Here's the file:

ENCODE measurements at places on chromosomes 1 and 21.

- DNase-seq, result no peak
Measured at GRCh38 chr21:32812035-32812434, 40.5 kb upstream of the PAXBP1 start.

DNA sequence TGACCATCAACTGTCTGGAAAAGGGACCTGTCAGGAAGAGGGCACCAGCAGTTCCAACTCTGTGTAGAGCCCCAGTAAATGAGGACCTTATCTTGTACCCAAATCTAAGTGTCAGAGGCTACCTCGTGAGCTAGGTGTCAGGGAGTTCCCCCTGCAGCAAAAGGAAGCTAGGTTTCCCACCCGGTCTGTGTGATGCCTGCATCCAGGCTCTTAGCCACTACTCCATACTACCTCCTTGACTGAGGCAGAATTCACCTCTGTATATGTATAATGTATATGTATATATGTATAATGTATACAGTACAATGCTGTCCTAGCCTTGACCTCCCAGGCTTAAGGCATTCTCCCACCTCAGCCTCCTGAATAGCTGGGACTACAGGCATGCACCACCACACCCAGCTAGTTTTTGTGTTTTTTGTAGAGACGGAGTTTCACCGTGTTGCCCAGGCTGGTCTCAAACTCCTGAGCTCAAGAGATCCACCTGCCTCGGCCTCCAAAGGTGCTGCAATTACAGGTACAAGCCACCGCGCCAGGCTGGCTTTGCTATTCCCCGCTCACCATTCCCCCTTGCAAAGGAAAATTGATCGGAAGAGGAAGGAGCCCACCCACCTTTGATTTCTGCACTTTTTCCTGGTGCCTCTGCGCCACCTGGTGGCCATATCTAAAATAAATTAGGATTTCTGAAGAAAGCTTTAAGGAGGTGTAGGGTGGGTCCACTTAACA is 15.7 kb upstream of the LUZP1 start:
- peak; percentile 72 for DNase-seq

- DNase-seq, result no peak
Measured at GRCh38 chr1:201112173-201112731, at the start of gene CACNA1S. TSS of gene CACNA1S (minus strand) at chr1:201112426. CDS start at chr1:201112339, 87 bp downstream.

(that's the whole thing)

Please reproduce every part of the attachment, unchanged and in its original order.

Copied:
ENCODE measurements at places on chromosomes 1 and 21.

- DNase-seq, result no peak
Measured at GRCh38 chr21:32812035-32812434, 40.5 kb upstream of the PAXBP1 start.

DNA sequence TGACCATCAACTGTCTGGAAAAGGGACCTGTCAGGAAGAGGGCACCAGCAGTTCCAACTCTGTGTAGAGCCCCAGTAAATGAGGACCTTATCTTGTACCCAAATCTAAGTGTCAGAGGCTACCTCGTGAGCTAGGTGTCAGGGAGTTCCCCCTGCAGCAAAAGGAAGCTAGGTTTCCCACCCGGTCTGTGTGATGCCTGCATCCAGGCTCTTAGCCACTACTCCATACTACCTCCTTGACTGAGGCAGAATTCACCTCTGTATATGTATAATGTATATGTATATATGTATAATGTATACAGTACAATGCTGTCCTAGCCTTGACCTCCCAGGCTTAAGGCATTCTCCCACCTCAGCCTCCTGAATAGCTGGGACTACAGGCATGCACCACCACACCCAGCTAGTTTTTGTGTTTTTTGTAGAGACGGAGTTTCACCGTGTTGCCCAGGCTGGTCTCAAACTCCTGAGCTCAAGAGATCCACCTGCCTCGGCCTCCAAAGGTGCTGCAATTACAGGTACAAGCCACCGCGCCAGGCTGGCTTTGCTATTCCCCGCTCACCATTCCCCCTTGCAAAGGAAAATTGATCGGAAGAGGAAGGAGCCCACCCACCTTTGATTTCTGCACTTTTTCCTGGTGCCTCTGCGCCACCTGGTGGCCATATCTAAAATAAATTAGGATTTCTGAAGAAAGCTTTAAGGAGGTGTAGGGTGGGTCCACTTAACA is 15.7 kb upstream of the LUZP1 start:
- peak; percentile 72 for DNase-seq

- DNase-seq, result no peak
Measured at GRCh38 chr1:201112173-201112731, at the start of gene CACNA1S. TSS of gene CACNA1S (minus strand) at chr1:201112426. CDS start at chr1:201112339, 87 bp downstream.